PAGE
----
Bethlehem still wants Sands to settle host fee issue
One community desperate for a resolution is the city of Bethlehem. While some Pennsylvania casinos are still voluntarily paying host fees to their local communities, Sands Bethlehem is not one of them.
The Pennsylvania Supreme Court struck down the casino host fee as illegal almost a year ago. Nonetheless, the state and the casinos still do not have an alternative.
Interestingly enough, the gambling expansion plan stuck in legislative limbo proposes a solution. However, the House Republicans holding up the budget process are holding up the gambling bill with it.
Bethlehem Mayor Robert Donchez wrote to new Sands Bethlehem President Brian Carr imploring him to pay the fees. August was the first time Bethlehem had to get by without a payment from Sands.
Ron Reese, arepresentative from Sands explained the company’s dilemma about payment to Lehigh Valley Live:
“We are proud to be an important part of Bethlehem and the Lehigh Valley community and are in fact accruing for the payment of the fee. However, especially as a publicly-traded company, we cannot pay or pledge to pay a fee that does not currently exist.”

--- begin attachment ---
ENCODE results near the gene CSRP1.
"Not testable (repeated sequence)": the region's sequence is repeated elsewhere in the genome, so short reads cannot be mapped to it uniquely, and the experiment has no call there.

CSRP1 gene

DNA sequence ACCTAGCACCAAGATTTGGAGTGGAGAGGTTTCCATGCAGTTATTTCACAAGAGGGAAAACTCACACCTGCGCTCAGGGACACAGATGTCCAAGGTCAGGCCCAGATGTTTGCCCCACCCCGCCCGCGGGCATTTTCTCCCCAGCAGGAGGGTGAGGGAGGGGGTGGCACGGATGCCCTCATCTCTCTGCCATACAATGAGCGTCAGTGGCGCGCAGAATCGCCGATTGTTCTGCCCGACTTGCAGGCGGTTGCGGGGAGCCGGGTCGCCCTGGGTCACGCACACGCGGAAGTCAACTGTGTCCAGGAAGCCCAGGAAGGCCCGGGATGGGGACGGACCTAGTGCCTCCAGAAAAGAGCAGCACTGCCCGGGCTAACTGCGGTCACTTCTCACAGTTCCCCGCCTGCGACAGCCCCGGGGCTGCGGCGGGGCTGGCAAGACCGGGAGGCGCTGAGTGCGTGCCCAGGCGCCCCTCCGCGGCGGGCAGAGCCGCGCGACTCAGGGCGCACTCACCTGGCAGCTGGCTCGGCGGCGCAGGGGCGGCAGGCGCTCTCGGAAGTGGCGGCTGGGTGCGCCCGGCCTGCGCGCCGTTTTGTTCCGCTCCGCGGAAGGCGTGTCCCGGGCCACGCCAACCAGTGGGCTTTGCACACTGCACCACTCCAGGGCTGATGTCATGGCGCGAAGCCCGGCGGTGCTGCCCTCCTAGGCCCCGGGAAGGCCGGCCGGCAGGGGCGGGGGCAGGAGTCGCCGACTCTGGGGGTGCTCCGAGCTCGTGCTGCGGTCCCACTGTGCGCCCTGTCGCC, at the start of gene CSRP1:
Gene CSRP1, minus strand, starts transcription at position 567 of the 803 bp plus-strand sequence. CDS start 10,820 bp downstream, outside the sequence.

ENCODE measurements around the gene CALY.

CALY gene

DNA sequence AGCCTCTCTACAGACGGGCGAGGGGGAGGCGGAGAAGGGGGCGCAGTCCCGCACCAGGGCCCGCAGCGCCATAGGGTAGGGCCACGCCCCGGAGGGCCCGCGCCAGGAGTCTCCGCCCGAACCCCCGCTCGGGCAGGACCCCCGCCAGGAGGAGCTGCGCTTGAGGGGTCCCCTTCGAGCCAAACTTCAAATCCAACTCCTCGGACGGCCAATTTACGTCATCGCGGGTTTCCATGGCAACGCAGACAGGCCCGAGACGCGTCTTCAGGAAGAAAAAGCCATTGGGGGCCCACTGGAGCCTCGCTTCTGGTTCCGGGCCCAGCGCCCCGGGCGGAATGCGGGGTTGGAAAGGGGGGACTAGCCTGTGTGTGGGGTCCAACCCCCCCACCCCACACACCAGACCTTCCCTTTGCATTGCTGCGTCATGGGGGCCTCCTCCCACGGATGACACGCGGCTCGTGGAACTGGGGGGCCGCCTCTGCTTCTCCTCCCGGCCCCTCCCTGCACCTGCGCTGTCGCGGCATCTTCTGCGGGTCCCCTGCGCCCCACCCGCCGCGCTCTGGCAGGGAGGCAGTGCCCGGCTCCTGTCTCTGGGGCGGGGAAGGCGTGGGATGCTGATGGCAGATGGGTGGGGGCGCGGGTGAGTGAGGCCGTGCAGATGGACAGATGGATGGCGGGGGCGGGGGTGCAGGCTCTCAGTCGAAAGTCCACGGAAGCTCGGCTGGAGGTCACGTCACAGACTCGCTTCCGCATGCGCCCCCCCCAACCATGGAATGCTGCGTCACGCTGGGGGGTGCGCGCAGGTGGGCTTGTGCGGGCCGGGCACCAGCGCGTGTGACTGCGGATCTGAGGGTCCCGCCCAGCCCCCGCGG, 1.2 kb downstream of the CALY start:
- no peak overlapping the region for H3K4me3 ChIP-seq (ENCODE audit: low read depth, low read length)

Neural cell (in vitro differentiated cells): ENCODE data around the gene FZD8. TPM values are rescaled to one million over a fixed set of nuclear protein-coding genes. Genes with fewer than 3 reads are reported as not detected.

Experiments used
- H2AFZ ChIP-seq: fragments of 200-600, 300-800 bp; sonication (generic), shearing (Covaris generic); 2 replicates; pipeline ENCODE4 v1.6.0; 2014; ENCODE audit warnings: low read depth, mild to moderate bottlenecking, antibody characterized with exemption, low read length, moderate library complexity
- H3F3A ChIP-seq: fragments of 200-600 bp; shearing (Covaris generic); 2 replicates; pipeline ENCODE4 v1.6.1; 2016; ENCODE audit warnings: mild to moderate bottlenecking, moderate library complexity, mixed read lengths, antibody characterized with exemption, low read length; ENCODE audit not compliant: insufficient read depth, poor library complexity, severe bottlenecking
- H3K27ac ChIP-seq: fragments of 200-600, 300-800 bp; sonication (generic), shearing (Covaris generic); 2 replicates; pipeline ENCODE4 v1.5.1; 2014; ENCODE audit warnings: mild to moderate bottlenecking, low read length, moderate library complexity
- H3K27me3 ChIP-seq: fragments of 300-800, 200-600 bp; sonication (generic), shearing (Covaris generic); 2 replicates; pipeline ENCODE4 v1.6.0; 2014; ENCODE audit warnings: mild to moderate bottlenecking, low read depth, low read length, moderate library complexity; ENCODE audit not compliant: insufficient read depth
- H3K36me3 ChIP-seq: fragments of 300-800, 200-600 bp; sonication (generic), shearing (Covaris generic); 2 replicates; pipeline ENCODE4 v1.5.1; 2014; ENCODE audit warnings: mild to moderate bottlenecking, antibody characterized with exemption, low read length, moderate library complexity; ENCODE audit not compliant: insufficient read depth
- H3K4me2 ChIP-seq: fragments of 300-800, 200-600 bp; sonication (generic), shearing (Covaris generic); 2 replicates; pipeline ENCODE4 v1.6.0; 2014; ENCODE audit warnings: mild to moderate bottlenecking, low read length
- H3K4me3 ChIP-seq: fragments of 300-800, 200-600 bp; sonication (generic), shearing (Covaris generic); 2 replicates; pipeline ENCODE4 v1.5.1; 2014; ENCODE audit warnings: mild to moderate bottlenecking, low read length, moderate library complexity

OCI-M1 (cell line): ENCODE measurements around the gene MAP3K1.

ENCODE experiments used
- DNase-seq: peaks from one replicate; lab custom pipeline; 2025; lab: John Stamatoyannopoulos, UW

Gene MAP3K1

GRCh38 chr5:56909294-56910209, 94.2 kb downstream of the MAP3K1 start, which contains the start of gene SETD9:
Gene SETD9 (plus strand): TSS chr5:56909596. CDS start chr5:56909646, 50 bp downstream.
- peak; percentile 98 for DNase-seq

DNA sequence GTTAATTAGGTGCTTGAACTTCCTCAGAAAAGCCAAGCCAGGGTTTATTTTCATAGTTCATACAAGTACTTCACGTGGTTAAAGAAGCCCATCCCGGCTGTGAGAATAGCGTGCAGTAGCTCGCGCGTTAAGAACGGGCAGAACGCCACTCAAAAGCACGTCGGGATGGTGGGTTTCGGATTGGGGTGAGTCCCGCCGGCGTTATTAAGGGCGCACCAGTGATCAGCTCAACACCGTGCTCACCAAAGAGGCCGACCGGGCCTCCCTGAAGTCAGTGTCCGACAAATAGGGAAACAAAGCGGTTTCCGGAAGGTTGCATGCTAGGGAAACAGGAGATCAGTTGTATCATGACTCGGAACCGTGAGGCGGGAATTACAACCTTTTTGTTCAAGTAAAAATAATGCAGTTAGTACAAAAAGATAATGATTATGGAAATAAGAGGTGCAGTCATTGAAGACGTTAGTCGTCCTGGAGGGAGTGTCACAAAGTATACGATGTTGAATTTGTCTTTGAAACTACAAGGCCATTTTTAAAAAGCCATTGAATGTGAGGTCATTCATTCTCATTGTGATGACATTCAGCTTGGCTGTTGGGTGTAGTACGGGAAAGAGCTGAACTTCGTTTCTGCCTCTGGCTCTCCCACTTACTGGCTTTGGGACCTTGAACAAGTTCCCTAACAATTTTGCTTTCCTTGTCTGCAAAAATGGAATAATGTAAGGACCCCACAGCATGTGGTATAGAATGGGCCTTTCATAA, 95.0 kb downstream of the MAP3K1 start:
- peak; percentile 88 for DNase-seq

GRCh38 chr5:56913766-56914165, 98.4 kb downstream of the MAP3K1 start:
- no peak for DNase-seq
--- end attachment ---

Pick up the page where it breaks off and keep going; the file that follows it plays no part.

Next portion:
Bethlehem’s credit rating is on the line
The city budget expected $9.8 million in host fees from Sands this year. It will end up with around $8.1 million of that amount. The seven-figure shortfall could have far-reaching effects.
The city is currently restructuring some of its debt. The city improved its bond rating in recent years. This shortfall in Sands funds could mean its credit rating turns around again.
In his letter to Sands, Donchez addressed this issue. “The result could be an unwillingness to grant the improved rating, or even worse, reduce it based on the ongoing lack of clarity on this revenue stream,” he explained.
Standard & Poors is evaluating the city’s rating this month. Meanwhile, local lawmakers are refinancing loans in an attempt to save over $750,000 in interest payments.
Thankfully, the situation in Bethlehem is not quite as dire as it could be. The city has enough savings to get through the rest of the year with no additional casino payments. However, that is only a temporary solution. Plus, a $1 million shortfall is very different than the complete dissolution of almost $10 million in annual payments the city has come to rely on.
For now, it appears the city can only wait and see. Given Sands Corporation’s opposition of online gambling, it is unclear how much the gambling expansion package will help this casino town either.